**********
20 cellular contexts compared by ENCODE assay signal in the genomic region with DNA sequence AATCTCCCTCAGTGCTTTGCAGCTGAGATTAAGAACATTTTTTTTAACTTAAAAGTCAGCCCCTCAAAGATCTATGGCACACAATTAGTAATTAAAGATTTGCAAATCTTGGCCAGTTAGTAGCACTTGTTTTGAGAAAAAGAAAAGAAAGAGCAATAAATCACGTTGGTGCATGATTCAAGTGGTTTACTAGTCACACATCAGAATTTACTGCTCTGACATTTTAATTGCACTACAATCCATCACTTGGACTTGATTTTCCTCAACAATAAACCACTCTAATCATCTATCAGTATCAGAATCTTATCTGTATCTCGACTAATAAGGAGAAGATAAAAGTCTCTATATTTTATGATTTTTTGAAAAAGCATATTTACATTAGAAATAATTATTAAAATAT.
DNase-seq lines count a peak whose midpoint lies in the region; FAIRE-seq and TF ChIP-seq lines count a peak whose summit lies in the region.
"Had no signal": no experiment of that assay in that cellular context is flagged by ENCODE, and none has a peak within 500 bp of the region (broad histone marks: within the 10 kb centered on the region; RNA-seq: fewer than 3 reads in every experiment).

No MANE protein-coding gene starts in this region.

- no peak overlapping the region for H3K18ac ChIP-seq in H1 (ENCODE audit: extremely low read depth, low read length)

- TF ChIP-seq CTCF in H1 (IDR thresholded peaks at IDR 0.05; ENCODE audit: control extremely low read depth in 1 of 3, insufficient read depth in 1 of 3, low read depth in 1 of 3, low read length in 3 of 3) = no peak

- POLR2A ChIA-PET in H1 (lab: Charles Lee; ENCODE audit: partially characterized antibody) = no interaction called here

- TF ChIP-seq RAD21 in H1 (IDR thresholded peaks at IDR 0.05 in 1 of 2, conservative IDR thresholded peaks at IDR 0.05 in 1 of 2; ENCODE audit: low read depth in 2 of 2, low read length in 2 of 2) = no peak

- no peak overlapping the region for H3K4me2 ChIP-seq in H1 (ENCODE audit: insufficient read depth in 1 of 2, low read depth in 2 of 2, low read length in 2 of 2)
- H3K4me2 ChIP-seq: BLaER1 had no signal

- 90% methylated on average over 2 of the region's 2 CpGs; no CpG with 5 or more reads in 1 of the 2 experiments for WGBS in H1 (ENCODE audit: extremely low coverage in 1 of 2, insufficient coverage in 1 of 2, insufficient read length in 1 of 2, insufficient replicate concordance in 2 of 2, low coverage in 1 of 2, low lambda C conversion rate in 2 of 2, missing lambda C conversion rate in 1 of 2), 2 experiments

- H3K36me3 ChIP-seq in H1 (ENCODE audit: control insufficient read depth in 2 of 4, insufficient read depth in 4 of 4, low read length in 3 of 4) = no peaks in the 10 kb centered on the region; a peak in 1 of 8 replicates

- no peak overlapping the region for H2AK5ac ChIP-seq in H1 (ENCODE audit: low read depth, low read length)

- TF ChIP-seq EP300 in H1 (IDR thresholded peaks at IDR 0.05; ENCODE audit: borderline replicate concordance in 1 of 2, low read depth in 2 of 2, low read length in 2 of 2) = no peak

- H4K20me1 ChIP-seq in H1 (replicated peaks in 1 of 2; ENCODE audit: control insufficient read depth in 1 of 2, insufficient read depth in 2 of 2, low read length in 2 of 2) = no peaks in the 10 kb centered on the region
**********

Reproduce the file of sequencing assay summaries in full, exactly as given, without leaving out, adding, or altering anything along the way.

20 cellular contexts compared by ENCODE assay signal in the genomic region with DNA sequence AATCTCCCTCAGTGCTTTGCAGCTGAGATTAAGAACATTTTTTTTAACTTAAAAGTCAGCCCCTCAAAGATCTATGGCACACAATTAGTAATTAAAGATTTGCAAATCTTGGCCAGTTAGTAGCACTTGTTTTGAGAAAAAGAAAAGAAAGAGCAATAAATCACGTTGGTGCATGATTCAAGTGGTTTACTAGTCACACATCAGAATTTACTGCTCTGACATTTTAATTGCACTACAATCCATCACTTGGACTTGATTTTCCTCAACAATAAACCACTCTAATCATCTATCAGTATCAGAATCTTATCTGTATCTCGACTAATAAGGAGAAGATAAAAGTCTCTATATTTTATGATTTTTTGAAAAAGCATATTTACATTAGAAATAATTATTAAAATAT.
DNase-seq lines count a peak whose midpoint lies in the region; FAIRE-seq and TF ChIP-seq lines count a peak whose summit lies in the region.
"Had no signal": no experiment of that assay in that cellular context is flagged by ENCODE, and none has a peak within 500 bp of the region (broad histone marks: within the 10 kb centered on the region; RNA-seq: fewer than 3 reads in every experiment).

No MANE protein-coding gene starts in this region.

- no peak overlapping the region for H3K18ac ChIP-seq in H1 (ENCODE audit: extremely low read depth, low read length)

- TF ChIP-seq CTCF in H1 (IDR thresholded peaks at IDR 0.05; ENCODE audit: control extremely low read depth in 1 of 3, insufficient read depth in 1 of 3, low read depth in 1 of 3, low read length in 3 of 3) = no peak

- POLR2A ChIA-PET in H1 (lab: Charles Lee; ENCODE audit: partially characterized antibody) = no interaction called here

- TF ChIP-seq RAD21 in H1 (IDR thresholded peaks at IDR 0.05 in 1 of 2, conservative IDR thresholded peaks at IDR 0.05 in 1 of 2; ENCODE audit: low read depth in 2 of 2, low read length in 2 of 2) = no peak

- no peak overlapping the region for H3K4me2 ChIP-seq in H1 (ENCODE audit: insufficient read depth in 1 of 2, low read depth in 2 of 2, low read length in 2 of 2)
- H3K4me2 ChIP-seq: BLaER1 had no signal

- 90% methylated on average over 2 of the region's 2 CpGs; no CpG with 5 or more reads in 1 of the 2 experiments for WGBS in H1 (ENCODE audit: extremely low coverage in 1 of 2, insufficient coverage in 1 of 2, insufficient read length in 1 of 2, insufficient replicate concordance in 2 of 2, low coverage in 1 of 2, low lambda C conversion rate in 2 of 2, missing lambda C conversion rate in 1 of 2), 2 experiments

- H3K36me3 ChIP-seq in H1 (ENCODE audit: control insufficient read depth in 2 of 4, insufficient read depth in 4 of 4, low read length in 3 of 4) = no peaks in the 10 kb centered on the region; a peak in 1 of 8 replicates

- no peak overlapping the region for H2AK5ac ChIP-seq in H1 (ENCODE audit: low read depth, low read length)

- TF ChIP-seq EP300 in H1 (IDR thresholded peaks at IDR 0.05; ENCODE audit: borderline replicate concordance in 1 of 2, low read depth in 2 of 2, low read length in 2 of 2) = no peak

- H4K20me1 ChIP-seq in H1 (replicated peaks in 1 of 2; ENCODE audit: control insufficient read depth in 1 of 2, insufficient read depth in 2 of 2, low read length in 2 of 2) = no peaks in the 10 kb centered on the region